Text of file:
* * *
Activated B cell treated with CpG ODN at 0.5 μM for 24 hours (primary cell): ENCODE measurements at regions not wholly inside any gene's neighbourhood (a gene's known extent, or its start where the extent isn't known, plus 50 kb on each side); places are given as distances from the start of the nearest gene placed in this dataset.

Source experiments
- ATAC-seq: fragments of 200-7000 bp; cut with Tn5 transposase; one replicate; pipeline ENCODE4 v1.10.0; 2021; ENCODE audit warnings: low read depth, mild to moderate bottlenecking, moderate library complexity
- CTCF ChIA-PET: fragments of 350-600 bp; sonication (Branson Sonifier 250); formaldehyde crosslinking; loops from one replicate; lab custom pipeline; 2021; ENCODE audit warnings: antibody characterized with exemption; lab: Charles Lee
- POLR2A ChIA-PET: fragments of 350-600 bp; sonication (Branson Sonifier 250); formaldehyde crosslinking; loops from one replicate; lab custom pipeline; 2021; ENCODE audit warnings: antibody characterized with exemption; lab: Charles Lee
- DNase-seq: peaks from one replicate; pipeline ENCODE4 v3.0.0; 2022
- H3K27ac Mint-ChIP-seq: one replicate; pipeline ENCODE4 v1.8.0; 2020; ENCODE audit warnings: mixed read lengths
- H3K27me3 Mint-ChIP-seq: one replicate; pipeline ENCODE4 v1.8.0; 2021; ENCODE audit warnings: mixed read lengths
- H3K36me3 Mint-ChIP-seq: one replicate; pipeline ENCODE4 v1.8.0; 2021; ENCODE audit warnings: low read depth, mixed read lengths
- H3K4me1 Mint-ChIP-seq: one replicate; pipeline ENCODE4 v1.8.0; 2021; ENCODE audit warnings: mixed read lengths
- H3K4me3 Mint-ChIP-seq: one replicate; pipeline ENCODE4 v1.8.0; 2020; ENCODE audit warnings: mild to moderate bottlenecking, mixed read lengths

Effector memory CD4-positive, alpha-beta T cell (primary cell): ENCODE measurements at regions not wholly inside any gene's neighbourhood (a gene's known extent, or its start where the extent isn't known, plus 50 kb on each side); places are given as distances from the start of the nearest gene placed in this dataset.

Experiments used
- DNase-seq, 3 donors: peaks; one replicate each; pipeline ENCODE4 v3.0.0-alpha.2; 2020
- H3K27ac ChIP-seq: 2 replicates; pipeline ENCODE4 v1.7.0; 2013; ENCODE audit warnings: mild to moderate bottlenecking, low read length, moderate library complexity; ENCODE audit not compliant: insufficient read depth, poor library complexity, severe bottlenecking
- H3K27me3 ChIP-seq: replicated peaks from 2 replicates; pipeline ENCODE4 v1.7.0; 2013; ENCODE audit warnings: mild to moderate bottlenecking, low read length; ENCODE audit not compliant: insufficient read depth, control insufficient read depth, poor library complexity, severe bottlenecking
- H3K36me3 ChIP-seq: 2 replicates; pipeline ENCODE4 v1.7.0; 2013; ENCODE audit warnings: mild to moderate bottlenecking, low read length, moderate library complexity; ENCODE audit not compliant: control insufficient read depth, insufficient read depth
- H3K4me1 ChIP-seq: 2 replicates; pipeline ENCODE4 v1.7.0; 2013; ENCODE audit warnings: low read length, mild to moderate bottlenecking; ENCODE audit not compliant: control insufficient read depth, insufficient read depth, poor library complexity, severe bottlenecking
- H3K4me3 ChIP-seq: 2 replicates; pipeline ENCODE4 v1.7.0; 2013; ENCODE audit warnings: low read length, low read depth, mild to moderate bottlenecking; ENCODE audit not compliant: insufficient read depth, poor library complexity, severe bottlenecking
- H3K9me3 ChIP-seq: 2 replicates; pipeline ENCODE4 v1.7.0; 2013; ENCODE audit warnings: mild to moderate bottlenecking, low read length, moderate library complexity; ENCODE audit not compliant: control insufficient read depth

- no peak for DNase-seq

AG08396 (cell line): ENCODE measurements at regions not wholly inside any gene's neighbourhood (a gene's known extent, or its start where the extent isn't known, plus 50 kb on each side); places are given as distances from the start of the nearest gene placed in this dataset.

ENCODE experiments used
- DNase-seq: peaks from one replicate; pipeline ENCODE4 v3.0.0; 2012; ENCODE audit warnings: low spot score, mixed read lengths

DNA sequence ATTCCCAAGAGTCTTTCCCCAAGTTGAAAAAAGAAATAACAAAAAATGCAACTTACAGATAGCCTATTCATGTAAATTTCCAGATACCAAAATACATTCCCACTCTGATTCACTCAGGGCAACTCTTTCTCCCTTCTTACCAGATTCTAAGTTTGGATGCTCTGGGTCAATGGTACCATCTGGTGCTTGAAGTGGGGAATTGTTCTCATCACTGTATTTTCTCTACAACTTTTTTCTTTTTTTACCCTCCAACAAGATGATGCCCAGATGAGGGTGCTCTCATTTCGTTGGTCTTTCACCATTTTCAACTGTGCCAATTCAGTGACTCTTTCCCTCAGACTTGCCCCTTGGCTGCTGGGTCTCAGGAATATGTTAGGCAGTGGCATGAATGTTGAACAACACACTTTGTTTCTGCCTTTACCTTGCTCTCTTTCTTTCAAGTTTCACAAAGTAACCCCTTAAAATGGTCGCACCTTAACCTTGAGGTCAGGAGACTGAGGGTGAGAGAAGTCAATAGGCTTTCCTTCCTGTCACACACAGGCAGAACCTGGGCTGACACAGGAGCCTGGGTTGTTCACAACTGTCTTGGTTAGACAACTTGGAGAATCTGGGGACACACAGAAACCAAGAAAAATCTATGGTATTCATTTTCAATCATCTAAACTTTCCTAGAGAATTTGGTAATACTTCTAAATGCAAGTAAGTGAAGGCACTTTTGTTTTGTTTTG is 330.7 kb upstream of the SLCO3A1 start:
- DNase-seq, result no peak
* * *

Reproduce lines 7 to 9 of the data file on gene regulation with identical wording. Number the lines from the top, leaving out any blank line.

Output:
- H3K27ac Mint-ChIP-seq: one replicate; pipeline ENCODE4 v1.8.0; 2020; ENCODE audit warnings: mixed read lengths
- H3K27me3 Mint-ChIP-seq: one replicate; pipeline ENCODE4 v1.8.0; 2021; ENCODE audit warnings: mixed read lengths
- H3K36me3 Mint-ChIP-seq: one replicate; pipeline ENCODE4 v1.8.0; 2021; ENCODE audit warnings: low read depth, mixed read lengths